Dede Done

Remember a few months ago when the main stream media declared the GOP to be dead? In need of a major revamp? Too conservative to be anything but a party of the south?
A moderate Republican whose candidacy for an upstate New York Congressional seat had set off a storm of opposition from national conservative leaders abruptly withdrew on Saturday, emboldening the party’s right at a time when the Republican Party is enmeshed in a debate over how to rebuild itself after last year’s losses.
Funny how fast things change. Now, the one boat you wouldn't want to have your future depending upon would be little old "Hope & Change," rocking severely and taking on water.
The candidate, Dede Scozzafava, said she was suspending her campaign in the face of collapsing support and evidence that she was heading for a loss in a three-way race on Tuesday involving a conservative candidate, Douglas Hoffman, and a Democrat, Bill Owens. Ms. Scozzafava had been under siege from conservative leaders because she supported gay rights and abortion rights and was considered too liberal on various fiscal issues.
Next week, a Republican will reclaim the the Governor's seat in Virginia, and the GOP might take the special election for Governor in New Jersey. What's even more intriguing, however, is seeing Dede Scozzafava, the Republican nominee in a strongly Republican district in upstate New York, being run out of the race.
The decision by Ms. Scozzafava to suspend her campaign marks a clear victory for conservatives in the party at a time when there has been a pitched battle among party leaders over whether Republicans needed to change their ideological appeal as part of an effort to recover from the losses of 2006 and 2008. Ms. Scozzafava fit the model of candidate who had been advocated by such Republican leaders as Mr. Steele (Michael Steele, head of the national Republican Party) and Senator John Cornyn of Texas: A candidate whose views might not be in keeping with much of the national party, but were more reflective of the district they are trying to win.
The battle has landed right on the nerve of the debate over the future of the GOP - does the party fail because it's too conservative, or because it has abandoned its conservative values in order to play the Democrat's game? Scozzafava wasn't just liberal - she even supported card check, a heinous attempt to dramatically strengthen unions just when the country is starting to get a real sense of the disastrous policy results created by the partnership between the Democrats and organized labor.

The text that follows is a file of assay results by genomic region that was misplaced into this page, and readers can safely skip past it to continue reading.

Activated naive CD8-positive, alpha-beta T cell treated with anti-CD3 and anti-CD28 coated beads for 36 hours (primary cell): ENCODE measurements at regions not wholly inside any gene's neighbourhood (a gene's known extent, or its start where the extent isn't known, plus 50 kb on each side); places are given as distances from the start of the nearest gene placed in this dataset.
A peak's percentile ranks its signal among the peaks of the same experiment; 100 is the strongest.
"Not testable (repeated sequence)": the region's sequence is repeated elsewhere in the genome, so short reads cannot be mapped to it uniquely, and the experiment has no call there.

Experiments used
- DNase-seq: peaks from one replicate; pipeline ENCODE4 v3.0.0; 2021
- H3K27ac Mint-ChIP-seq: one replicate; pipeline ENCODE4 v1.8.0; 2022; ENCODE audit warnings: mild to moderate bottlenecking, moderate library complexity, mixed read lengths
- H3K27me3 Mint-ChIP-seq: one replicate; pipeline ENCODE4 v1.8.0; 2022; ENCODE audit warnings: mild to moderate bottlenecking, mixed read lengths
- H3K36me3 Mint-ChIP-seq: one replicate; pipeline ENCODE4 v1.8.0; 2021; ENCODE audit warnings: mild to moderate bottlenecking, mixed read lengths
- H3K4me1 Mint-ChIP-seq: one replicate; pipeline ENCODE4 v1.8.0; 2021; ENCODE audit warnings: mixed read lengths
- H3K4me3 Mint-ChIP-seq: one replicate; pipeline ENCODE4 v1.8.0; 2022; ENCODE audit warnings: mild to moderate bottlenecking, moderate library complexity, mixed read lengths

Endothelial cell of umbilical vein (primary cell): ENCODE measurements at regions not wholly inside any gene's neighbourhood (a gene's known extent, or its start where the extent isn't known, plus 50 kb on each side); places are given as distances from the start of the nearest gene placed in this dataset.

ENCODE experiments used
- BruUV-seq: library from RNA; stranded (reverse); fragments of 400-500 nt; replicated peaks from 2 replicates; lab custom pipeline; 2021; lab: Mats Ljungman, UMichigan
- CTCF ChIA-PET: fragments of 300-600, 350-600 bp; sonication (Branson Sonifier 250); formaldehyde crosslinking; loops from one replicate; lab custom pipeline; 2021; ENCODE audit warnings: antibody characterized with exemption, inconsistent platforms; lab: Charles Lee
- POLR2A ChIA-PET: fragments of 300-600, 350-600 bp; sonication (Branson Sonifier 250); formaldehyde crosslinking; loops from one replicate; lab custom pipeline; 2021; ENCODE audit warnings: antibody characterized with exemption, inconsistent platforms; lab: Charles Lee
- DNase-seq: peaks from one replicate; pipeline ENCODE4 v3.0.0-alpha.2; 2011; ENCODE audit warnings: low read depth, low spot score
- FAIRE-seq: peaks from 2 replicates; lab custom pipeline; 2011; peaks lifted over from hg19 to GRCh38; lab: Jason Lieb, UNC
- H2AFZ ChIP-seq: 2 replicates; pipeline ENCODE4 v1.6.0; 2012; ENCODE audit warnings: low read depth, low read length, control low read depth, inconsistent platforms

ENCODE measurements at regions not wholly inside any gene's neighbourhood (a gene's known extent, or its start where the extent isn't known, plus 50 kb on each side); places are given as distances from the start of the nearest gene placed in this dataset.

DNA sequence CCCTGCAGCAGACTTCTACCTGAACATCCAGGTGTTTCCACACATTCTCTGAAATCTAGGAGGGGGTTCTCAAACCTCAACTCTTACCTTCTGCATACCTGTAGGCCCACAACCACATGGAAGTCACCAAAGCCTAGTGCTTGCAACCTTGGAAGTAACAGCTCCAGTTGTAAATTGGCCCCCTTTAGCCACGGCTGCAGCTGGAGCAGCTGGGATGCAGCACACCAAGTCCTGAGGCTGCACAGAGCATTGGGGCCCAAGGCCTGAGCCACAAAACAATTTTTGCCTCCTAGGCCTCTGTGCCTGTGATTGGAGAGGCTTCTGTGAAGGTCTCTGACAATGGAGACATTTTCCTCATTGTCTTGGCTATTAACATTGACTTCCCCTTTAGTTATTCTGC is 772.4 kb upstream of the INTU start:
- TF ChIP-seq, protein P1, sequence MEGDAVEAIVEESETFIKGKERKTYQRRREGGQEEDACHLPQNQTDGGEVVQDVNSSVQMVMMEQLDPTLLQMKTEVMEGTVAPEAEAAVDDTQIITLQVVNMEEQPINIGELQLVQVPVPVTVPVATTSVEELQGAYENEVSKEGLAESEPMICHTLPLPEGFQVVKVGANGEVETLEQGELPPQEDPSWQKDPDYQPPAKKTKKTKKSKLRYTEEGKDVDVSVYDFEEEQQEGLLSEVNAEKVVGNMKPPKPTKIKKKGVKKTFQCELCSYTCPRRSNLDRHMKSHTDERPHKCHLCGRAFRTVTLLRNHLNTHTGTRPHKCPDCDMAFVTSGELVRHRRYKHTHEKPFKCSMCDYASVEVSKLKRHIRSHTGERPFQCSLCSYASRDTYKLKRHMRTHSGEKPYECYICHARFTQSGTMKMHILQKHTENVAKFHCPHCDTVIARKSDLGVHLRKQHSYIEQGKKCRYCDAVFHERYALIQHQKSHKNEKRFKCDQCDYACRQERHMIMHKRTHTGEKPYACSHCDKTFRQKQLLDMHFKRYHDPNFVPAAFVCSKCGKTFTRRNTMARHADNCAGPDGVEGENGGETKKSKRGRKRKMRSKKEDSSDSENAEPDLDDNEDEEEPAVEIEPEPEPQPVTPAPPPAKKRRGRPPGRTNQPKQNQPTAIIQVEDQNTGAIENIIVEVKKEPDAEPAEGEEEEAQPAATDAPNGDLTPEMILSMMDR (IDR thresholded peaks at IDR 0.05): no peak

Ms. Scozzafava’s withdrawal leaves a clear two-way race between Mr. Hoffman and Mr. Owens. As such, the contest on Tuesday could offer a test of this debate Republican leaders are having: whether it needs to adjust itself ideologically to expand its appeal to places like New York.
While most mainstream Republicans endorsed Scozzafava, including Steele and Newt Gingrich, people like Sarah Palin and Fred Thompson came out for Hoffman. More notably, Minnesota Governor Tim Pawlenty, a likely presidential candidate next time around, endorsed Hoffman. Does this upheaval indicate some seismic shift taking place?
A similar primary is unfolding in Florida, where Gov. Charlie Crist, who is running for Senate, is facing a challenge from a conservative, Mark Rubio, the former Florida House speaker. Mr. Crist has come under fire from conservatives for, among other things, supporting Mr. Obama on his economic stimulus package.
Gallup reminded us last week that Americans self-identify as conservative over liberal by a two to one margin, so, on the surface, becoming a party of principles might make some sense. It may be that the anger in the country has to do with the discovery of Obama's big government liberalism, but it also could be that it has nothing to do with ideology. What if voters are just sick of slippery politicians like the President?
Indeed, a Wall Street Journal-NBC News poll released last week found that trust in government is at a 12-year low, and half of all Americans now support the creation of a new political party. Both parties ignore such sentiment at their peril in 2010 and perhaps into the 2012 presidential race.
In the case of the New Yorks 23rd district, the GOP can expect to win the seat with a conservative candidate so throwing Scozzafava out is more of a branding statement than it is a political risk. But the mainstream argument made by folks like Newt isn't without merit:
“This makes life more complicated from the standpoint of this: if we get into a cycle where every-time one side loses they run a third party candidate, we’ll make Pelosi speaker for life and guarantee Obama’s reelection,” said Mr. Gingrich, who had endorsed Ms. Scozzafava.
I'm not sure there's much you could do to assure another term for Obama, but hyperbole aside, Newt's warning is one to be kept in the back of our minds, even as we ignore it.
The percentage of Americans who believe that government is trying to do too much stands at its highest level (57 percent) in many years. Trust in government is near all-time lows, and Americans believe that 50 cents of every federal tax dollar is wasted — the highest level ever. It is hard to avoid the conclusion that unified Democratic government has sparked a conservative counter-mobilization.